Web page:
With Bacchic serpents guarding these poetic-laurelled wine-krater urns and rising from festive reed-tied masks of the wine-deity clad in lion-pelts, these princely vases relate to goût Grec prototypes designed by architects and ornemanistes such as Jean-Guillaume Moitte (d.1810), Ennemond Alexandre Petitot (who published an influential series of designs in 1764) and the sculptor/bronze-founder Jean-Louis Prieur (d.1792), author of Principes de Dessin, 1783.
A serpent-handled vase of closely related character and displaying the unusual feature of the serpents resting upon the shoulder of the vase featured amongst Jean-Louis Prieur's designs for the Royal Palace in Warsaw, executed for King Stanislas-Auguste Poniatowski, King of Poland between 1766 and the early 1770s (illustrated here).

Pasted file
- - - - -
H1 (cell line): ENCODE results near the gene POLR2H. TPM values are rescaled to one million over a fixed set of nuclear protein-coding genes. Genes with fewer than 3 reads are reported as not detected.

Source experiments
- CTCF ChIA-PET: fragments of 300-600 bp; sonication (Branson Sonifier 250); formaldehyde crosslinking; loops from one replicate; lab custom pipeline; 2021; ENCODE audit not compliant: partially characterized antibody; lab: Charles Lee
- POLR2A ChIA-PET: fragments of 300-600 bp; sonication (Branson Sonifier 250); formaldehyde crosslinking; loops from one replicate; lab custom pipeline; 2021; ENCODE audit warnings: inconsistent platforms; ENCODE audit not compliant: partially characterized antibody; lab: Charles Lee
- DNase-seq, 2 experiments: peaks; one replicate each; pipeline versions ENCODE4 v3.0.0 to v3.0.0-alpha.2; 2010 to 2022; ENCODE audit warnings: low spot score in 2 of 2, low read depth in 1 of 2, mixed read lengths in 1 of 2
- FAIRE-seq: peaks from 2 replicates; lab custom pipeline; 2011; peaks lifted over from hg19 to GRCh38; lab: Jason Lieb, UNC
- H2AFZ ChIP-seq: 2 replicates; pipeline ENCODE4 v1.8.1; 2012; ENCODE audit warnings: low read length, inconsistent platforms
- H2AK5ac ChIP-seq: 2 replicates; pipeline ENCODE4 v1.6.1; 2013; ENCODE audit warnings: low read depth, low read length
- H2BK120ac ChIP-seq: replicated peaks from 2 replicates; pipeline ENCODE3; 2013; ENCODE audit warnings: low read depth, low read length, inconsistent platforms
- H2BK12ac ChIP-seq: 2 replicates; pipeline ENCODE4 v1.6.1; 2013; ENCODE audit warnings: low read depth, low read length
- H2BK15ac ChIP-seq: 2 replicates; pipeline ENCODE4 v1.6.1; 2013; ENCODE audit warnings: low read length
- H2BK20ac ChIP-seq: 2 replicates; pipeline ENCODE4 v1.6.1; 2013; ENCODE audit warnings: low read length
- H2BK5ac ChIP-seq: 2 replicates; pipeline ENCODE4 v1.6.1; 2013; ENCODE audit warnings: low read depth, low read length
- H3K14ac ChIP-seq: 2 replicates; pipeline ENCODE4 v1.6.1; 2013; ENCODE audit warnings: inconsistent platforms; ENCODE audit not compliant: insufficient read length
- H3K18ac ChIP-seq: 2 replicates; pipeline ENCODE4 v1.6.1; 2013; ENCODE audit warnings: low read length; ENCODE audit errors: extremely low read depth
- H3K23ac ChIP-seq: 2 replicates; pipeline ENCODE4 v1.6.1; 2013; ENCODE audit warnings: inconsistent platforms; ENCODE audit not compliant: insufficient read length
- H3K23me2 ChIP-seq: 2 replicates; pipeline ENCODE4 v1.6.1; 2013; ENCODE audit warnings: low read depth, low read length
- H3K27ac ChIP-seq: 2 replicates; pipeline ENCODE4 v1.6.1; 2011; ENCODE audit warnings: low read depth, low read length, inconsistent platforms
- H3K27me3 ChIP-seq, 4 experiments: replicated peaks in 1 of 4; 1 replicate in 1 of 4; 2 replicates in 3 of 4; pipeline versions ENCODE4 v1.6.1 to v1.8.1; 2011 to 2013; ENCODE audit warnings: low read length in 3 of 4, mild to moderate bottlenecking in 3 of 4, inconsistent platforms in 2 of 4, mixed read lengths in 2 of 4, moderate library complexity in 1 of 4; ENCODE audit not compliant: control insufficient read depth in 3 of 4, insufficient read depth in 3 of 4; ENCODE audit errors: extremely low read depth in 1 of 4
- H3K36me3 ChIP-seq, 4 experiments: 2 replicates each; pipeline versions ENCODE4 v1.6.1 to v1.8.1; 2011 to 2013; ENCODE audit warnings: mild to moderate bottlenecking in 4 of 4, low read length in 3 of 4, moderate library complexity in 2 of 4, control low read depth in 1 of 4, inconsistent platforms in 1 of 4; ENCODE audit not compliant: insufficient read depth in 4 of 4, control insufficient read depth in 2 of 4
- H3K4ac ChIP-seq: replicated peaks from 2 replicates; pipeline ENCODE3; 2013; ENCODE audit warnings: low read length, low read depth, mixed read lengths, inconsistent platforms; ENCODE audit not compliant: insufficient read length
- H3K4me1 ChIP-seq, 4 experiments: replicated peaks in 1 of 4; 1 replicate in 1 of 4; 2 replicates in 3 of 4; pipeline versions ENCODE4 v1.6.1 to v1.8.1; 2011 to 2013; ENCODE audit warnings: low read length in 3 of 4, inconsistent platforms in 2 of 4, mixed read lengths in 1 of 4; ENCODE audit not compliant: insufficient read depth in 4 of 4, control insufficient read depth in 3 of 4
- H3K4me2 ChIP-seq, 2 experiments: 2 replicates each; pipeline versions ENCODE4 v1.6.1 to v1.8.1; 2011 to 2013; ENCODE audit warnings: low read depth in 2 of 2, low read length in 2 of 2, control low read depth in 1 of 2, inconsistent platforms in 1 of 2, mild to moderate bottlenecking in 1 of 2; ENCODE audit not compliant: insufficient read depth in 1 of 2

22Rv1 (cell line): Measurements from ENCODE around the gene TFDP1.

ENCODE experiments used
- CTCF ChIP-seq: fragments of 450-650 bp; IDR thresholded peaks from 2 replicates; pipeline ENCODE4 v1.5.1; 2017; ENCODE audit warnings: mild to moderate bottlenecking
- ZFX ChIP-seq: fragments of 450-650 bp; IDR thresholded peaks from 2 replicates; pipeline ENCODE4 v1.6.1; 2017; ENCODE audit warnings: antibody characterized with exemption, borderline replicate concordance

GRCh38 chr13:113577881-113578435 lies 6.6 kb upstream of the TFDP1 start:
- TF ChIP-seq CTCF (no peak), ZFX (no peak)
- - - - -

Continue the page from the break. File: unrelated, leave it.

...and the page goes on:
The impressive vases offered here reflect the passion for rare stones among connoisseur collectors in the 1760s and 1770s such as Louis-Marie Augustin, duc d'Aumont, who established a stonecutting workshop at the Menus Plaisirs, employing the celebrated bronzier Pierre Gouthière to supply mounts for precious hardstones and Randon de Boisset, whose legendary sale in 1777 included a pair of vases of breccia Africano marble with snake handles and Bacchic rams' masks, later sold Christie's, King Street, 10 July 2014, lot 110 (£340,000 exc. premium, illustrated here). The mounts for the Randon de Boisset vases, along with a further related snake-handled vase with body in Egyptian porphyry, supplied by the marchand-mercier Thomas-Joachim Hébert to Blondel de Gagny circa 1766 (now in the Wallace Collection, London), have been attributed to the Robert-Joseph Auguste, sculpteur et orfèvre royal to Louis XV.